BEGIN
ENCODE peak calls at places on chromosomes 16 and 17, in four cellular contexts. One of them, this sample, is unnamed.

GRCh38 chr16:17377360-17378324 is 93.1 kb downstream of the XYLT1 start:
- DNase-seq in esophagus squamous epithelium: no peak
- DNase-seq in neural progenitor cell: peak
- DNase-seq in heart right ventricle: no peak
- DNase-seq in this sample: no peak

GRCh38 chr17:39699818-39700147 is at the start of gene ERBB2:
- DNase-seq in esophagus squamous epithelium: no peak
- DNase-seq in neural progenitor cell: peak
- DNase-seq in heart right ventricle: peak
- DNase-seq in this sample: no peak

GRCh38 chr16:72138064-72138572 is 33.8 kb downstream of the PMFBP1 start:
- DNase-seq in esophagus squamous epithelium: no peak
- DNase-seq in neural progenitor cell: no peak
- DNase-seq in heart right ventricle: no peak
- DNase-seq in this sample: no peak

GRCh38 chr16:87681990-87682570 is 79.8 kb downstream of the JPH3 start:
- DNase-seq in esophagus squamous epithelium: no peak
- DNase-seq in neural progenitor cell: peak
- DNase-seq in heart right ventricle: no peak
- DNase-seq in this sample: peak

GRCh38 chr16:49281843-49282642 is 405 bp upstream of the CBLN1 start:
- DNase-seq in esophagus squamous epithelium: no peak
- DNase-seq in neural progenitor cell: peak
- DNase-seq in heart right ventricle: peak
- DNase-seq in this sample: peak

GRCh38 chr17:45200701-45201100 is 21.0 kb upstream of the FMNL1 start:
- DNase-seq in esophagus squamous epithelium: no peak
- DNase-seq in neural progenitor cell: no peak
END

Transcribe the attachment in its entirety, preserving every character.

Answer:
ENCODE peak calls at places on chromosomes 16 and 17, in four cellular contexts. One of them, this sample, is unnamed.

GRCh38 chr16:17377360-17378324 is 93.1 kb downstream of the XYLT1 start:
- DNase-seq in esophagus squamous epithelium: no peak
- DNase-seq in neural progenitor cell: peak
- DNase-seq in heart right ventricle: no peak
- DNase-seq in this sample: no peak

GRCh38 chr17:39699818-39700147 is at the start of gene ERBB2:
- DNase-seq in esophagus squamous epithelium: no peak
- DNase-seq in neural progenitor cell: peak
- DNase-seq in heart right ventricle: peak
- DNase-seq in this sample: no peak

GRCh38 chr16:72138064-72138572 is 33.8 kb downstream of the PMFBP1 start:
- DNase-seq in esophagus squamous epithelium: no peak
- DNase-seq in neural progenitor cell: no peak
- DNase-seq in heart right ventricle: no peak
- DNase-seq in this sample: no peak

GRCh38 chr16:87681990-87682570 is 79.8 kb downstream of the JPH3 start:
- DNase-seq in esophagus squamous epithelium: no peak
- DNase-seq in neural progenitor cell: peak
- DNase-seq in heart right ventricle: no peak
- DNase-seq in this sample: peak

GRCh38 chr16:49281843-49282642 is 405 bp upstream of the CBLN1 start:
- DNase-seq in esophagus squamous epithelium: no peak
- DNase-seq in neural progenitor cell: peak
- DNase-seq in heart right ventricle: peak
- DNase-seq in this sample: peak

GRCh38 chr17:45200701-45201100 is 21.0 kb upstream of the FMNL1 start:
- DNase-seq in esophagus squamous epithelium: no peak
- DNase-seq in neural progenitor cell: no peak